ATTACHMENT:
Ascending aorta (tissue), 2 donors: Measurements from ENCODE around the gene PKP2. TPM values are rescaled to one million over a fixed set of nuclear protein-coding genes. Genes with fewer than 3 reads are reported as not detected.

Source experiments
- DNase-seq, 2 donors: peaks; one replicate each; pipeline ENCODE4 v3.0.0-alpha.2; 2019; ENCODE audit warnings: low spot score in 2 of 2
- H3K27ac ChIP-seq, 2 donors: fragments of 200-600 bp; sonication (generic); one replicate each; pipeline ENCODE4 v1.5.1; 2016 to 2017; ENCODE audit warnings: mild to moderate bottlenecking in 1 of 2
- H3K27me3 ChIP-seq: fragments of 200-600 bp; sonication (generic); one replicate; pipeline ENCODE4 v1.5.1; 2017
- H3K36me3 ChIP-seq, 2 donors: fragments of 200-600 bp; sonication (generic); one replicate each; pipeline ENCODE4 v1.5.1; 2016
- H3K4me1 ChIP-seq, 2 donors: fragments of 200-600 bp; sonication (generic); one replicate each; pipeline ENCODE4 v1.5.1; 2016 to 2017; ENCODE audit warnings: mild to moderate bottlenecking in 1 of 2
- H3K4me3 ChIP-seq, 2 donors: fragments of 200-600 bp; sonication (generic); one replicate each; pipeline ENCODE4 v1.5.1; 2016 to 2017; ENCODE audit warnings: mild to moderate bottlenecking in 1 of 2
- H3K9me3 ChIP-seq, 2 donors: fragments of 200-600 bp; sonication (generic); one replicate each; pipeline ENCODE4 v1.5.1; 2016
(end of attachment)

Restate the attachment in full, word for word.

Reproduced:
Ascending aorta (tissue), 2 donors: Measurements from ENCODE around the gene PKP2. TPM values are rescaled to one million over a fixed set of nuclear protein-coding genes. Genes with fewer than 3 reads are reported as not detected.

Source experiments
- DNase-seq, 2 donors: peaks; one replicate each; pipeline ENCODE4 v3.0.0-alpha.2; 2019; ENCODE audit warnings: low spot score in 2 of 2
- H3K27ac ChIP-seq, 2 donors: fragments of 200-600 bp; sonication (generic); one replicate each; pipeline ENCODE4 v1.5.1; 2016 to 2017; ENCODE audit warnings: mild to moderate bottlenecking in 1 of 2
- H3K27me3 ChIP-seq: fragments of 200-600 bp; sonication (generic); one replicate; pipeline ENCODE4 v1.5.1; 2017
- H3K36me3 ChIP-seq, 2 donors: fragments of 200-600 bp; sonication (generic); one replicate each; pipeline ENCODE4 v1.5.1; 2016
- H3K4me1 ChIP-seq, 2 donors: fragments of 200-600 bp; sonication (generic); one replicate each; pipeline ENCODE4 v1.5.1; 2016 to 2017; ENCODE audit warnings: mild to moderate bottlenecking in 1 of 2
- H3K4me3 ChIP-seq, 2 donors: fragments of 200-600 bp; sonication (generic); one replicate each; pipeline ENCODE4 v1.5.1; 2016 to 2017; ENCODE audit warnings: mild to moderate bottlenecking in 1 of 2
- H3K9me3 ChIP-seq, 2 donors: fragments of 200-600 bp; sonication (generic); one replicate each; pipeline ENCODE4 v1.5.1; 2016